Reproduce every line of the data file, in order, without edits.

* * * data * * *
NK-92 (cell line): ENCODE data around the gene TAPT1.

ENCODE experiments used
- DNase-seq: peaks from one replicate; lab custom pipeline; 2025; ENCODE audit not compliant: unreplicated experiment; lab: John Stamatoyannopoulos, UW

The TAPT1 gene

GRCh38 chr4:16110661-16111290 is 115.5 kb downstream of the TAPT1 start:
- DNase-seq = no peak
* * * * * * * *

NK-92 (cell line): ENCODE data around the gene TAPT1.

ENCODE experiments used
- DNase-seq: peaks from one replicate; lab custom pipeline; 2025; ENCODE audit not compliant: unreplicated experiment; lab: John Stamatoyannopoulos, UW

The TAPT1 gene

GRCh38 chr4:16110661-16111290 is 115.5 kb downstream of the TAPT1 start:
- DNase-seq = no peak